While Jon Rahm and Andrew Landry were “battling” through four extra holes, Strange, 62, tweeted his issues with the duo’s constant chit-chat and friendly banter down the stretch at La Quinta Country Club, where Rahm eventually came out on top.

The two-time U.S. Open champ then engaged with some followers to explain his point a little more in depth.

So, yeah ... don't think he's changing his perspective on this topic anytime soon ever.

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Randall's Rant: The Euros won't just roll over

By Randall MellJanuary 22, 2018, 9:36 pm

The Ryder Cup may not be the King Kong of golf events yet, but you can hear the biennial international team event thumping its chest a full eight months out.

As anticipation for this year’s big events goes, there is more buzz about Europe’s bid to hold off a rejuvenated American effort in Paris in September than there is about the Masters coming up in April.

Thank Europe’s phenomenal success last weekend for that.

And Rory McIlroy’s impassioned remarks in Abu Dhabi.

And the provocative bulletin board material a certain Sports Illustrated writer provided the Europeans a couple months ago, with a stinging assault on the Euro chances that read like an obituary.

McIlroy was asked in a news conference before his 2018 debut last week what he was most excited about this year.

The Ryder Cup topped his list.

Though McIlroy will be trying to complete the career Grand Slam at Augusta National come April, he talked more about the Ryder Cup than he did any of the game’s major championships.

When asked a follow-up about the American team’s resurgence after a task-force overhaul and the injection of young, new star power, McIlroy nearly started breaking down the matchup. He talked about the young Americans and how good they are.

“Yeah, the Americans have been, obviously, very buoyant about their chances and whatever, but it’s never as easy as that. ... The Ryder Cup’s always close,” McIlroy said. “I think we’ll have a great team, and it definitely won’t be as easy as they think it’s going to be.”

McIlroy may have been talking about Alan Shipnuck’s bold prediction after the American Presidents Cup rout last fall.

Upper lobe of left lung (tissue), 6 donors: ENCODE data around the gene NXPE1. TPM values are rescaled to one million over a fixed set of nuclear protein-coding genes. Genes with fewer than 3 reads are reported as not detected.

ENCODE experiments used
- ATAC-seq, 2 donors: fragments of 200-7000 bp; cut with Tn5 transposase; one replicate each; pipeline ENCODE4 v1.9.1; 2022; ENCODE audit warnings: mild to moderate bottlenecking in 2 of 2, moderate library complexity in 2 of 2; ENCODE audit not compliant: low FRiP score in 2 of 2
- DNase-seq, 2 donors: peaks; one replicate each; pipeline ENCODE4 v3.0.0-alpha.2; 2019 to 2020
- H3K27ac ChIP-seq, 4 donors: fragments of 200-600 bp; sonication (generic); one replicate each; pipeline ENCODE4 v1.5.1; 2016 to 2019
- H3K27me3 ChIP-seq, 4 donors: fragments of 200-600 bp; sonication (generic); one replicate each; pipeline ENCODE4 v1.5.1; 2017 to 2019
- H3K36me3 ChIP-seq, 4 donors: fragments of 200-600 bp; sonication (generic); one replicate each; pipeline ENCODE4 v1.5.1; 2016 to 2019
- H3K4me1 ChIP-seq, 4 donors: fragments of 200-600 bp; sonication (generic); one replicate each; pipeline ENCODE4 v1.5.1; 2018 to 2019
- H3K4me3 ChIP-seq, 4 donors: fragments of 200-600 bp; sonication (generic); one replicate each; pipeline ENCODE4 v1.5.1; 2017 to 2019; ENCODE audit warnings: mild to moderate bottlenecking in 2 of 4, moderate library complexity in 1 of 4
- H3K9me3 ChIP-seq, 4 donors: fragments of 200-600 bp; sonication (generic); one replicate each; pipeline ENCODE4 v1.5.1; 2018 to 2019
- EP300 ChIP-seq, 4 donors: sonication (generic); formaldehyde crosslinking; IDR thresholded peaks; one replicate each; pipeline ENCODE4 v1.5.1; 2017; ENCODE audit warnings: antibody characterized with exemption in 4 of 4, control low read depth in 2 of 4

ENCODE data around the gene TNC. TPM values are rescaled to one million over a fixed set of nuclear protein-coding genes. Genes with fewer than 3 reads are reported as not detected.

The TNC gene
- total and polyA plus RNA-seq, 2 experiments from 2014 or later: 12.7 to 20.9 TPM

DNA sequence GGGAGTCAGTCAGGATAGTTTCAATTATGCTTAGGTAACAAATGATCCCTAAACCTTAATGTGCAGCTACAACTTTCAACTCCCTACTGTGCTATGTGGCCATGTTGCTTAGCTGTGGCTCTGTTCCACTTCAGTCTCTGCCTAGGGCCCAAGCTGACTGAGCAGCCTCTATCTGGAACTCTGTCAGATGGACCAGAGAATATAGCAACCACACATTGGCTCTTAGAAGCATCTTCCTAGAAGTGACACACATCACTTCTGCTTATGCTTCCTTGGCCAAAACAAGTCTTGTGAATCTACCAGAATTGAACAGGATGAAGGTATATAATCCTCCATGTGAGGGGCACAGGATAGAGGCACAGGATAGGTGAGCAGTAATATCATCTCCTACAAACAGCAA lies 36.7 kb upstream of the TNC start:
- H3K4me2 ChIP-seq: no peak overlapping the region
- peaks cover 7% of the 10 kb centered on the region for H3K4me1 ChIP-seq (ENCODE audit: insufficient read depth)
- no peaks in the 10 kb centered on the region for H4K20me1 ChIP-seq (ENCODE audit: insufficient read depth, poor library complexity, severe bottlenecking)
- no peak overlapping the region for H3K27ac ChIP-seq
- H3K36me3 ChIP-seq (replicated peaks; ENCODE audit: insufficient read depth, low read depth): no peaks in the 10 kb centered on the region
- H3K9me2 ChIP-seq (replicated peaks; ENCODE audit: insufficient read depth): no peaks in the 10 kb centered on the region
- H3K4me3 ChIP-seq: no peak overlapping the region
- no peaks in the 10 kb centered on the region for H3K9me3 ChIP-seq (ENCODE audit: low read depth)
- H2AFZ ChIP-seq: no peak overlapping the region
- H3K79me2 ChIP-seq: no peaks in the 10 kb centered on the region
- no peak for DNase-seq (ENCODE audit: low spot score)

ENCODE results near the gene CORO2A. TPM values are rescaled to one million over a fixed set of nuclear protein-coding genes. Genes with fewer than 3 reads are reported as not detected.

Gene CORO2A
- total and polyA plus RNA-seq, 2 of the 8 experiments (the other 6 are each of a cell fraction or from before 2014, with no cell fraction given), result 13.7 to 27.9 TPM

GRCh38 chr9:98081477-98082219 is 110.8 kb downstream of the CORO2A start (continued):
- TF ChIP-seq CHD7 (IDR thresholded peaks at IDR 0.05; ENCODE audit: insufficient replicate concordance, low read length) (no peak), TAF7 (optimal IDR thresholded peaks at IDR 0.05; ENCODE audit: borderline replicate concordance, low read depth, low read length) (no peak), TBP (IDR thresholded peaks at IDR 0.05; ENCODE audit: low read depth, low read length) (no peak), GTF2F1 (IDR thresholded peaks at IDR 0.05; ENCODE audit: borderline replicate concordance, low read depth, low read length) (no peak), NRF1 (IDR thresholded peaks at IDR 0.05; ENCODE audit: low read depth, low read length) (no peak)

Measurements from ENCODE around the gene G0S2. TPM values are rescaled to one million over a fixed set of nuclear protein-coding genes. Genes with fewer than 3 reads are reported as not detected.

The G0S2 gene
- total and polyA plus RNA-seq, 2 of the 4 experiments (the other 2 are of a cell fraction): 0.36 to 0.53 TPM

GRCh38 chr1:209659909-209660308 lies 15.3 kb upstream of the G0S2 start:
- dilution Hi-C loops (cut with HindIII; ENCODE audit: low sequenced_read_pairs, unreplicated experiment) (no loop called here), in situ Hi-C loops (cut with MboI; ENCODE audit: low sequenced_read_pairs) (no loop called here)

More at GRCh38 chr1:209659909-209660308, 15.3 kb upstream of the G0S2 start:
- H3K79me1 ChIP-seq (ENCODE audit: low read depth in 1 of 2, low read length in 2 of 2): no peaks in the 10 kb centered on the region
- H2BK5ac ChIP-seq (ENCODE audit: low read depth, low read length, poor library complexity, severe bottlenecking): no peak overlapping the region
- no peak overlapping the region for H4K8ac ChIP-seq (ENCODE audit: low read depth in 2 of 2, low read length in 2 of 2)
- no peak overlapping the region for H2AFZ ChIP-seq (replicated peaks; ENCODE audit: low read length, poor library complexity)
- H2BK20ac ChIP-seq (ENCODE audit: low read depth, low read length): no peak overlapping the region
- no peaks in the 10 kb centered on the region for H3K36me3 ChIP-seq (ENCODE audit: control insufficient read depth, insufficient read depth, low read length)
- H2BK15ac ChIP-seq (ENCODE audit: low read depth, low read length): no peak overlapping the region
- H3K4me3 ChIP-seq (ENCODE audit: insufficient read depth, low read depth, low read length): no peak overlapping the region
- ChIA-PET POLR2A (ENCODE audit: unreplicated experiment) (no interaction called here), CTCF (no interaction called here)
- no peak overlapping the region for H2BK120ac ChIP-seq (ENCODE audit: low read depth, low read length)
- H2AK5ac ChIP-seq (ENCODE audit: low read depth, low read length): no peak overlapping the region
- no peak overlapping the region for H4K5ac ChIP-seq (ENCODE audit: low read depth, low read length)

Or similar assertions from TV analysts.

“The Ryder Cup is dead – you just don’t know it yet,” Shipnuck wrote. “One of the greatest events in sport is on the verge of irrelevancy. The young, talented, hungry golfers from the United States, benefitting from the cohesive leadership of the Task Force era, are going to roll to victory in 2018 in Paris.”

European Ryder Cup captain Thomas Bjorn won’t find words that will motivate the Euros more than that as he watches his prospective players jockey to make the team.

And, boy, did they jockey last weekend.

The Euros dominated across the planet, not that they did it with the Ryder Cup as some rallying cry, because they didn’t. But it was a heck of an encouraging start to the year for Bjorn to witness.

Spain’s Jon Rahm won the CareerBuilder Challenge on the PGA Tour, England’s Tommy Fleetwood started the week at Abu Dhabi paired with American and world No. 1 Dustin Johnson and won the European Tour event, and Spain’s Sergio Garcia won the Singapore Open in a rout on the Asian Tour.

And McIlroy looked close to being in midseason form, tying for third in his first start in three months.

Yes, it’s only January, and the Ryder Cup is still a long way off, with so much still to unfold, but you got an early sense from McIlroy how much defending European turf will mean to him and the Euros in Paris in September.

The Masters is great theater, the U.S. Open a rigorous test, The Open and the PGA Championship historically important, too, but the Ryder Cup touches a nerve none of those do.

The Ryder Cup stokes more fervor, provokes more passion and incites more vitriol than any other event in golf.

More bulletin board material, too.

Yeah, it’s a long way off, but you can already hear the Ryder Cup’s King Kong like footsteps in its distant approach. Watching how the American and European teams come together will be an ongoing drama through spring and summer.

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Quail Hollow officials promise players easier conditions

By Rex HoggardJanuary 22, 2018, 9:14 pm

Quail Hollow Club - a staple on the PGA Tour since 2003 - debuted as a longer, tougher version of itself at last year’s PGA Championship, receiving mixed reviews from players.

The course played to a lengthened 7,600 yards at last year’s PGA and a 73.46 stroke average, the toughest course in relation to par on Tour in 2017. As a result, it left some players less than excited to return to the Charlotte, N.C.-area layout later this spring for the Wells Fargo Championship.

It’s that lack of enthusiasm that led officials at Quail Hollow to send a video to players saying, essentially, that the course players have lauded for years will be back in May.

The video, which includes Quail Hollow president Johnny Harris and runs nearly five minutes, begins with an explanation of how the first hole, which played as a 524-yard par 4 at the PGA, will play much shorter at the Wells Fargo Championship.

“I had a number of my friends who were playing in the tournament tell me that tee was better suited as a lemonade stand,” Harris joked of the new tee box on the fourth hole. “I doubt we’ll ever see that tee used again in competition.”

Harris also explained that the greens, which became too fast for some, will be “softer” for this year’s Wells Fargo Championship.